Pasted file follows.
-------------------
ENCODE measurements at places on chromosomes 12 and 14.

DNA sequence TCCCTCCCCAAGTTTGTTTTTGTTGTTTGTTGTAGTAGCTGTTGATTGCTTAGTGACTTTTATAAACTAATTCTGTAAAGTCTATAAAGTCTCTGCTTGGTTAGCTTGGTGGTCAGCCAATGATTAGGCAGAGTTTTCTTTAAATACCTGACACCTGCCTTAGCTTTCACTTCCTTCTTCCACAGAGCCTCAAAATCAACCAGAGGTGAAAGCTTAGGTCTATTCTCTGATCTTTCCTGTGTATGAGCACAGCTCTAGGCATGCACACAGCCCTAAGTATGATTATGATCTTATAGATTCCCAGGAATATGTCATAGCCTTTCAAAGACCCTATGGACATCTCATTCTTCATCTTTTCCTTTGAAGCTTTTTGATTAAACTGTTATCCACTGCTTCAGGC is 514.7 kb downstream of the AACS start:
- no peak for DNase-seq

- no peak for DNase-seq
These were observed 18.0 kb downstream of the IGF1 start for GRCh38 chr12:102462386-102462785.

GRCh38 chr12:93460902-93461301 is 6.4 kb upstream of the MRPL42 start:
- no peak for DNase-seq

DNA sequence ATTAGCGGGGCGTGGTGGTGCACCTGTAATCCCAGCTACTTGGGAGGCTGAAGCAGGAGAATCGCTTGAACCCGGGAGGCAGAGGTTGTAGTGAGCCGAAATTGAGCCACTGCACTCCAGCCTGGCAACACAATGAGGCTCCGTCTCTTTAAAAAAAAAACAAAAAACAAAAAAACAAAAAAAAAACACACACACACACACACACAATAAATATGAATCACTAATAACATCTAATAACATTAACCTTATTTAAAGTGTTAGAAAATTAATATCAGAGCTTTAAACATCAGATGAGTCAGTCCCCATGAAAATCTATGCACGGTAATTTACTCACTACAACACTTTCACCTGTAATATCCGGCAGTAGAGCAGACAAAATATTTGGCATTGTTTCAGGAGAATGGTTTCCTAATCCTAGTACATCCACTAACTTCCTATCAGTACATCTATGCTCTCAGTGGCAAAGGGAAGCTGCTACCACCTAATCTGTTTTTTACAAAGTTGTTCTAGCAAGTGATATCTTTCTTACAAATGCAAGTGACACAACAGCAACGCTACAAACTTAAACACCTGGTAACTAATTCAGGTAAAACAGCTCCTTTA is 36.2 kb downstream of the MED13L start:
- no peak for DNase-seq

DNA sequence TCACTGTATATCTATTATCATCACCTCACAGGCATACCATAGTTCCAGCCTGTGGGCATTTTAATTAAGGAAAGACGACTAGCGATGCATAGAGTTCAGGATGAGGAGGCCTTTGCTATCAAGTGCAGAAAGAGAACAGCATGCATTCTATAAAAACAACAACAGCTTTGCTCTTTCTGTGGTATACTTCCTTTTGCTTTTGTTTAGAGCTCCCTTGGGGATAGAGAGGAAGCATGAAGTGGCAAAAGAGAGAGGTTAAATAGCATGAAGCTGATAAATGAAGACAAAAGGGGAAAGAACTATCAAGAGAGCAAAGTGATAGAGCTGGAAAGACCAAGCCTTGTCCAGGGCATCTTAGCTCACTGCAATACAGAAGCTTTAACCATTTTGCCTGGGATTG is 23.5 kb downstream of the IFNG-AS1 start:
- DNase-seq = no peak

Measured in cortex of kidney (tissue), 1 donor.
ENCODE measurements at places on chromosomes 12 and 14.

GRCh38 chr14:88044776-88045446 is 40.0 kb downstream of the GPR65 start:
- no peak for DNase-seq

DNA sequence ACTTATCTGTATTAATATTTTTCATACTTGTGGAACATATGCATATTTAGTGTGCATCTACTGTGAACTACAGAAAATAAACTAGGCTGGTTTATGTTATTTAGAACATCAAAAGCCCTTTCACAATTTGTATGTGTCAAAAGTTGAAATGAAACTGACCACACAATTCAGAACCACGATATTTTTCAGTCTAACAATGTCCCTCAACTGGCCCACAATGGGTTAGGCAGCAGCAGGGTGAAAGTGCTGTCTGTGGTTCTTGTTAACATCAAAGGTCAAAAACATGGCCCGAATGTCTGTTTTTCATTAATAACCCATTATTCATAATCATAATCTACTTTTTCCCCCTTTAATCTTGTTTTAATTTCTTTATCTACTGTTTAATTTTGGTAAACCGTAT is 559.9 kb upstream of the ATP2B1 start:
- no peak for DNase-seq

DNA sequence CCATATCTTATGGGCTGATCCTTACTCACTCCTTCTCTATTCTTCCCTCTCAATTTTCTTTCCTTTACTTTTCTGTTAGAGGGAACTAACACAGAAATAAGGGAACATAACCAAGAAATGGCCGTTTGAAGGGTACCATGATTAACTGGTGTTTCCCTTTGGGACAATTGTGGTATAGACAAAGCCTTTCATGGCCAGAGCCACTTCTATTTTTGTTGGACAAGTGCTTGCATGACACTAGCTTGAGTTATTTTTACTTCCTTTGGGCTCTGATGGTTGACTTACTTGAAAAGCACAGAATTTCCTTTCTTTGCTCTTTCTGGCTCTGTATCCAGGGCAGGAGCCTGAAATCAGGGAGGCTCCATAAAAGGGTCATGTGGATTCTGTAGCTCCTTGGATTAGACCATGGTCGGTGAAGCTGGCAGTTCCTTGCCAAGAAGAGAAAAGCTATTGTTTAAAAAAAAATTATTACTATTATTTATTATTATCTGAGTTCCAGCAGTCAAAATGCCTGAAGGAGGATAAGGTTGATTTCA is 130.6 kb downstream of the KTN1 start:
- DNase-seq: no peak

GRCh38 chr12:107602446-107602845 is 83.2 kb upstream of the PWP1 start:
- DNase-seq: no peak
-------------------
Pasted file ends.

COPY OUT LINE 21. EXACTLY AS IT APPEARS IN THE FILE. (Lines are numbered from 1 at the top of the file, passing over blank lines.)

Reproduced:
- DNase-seq: no peak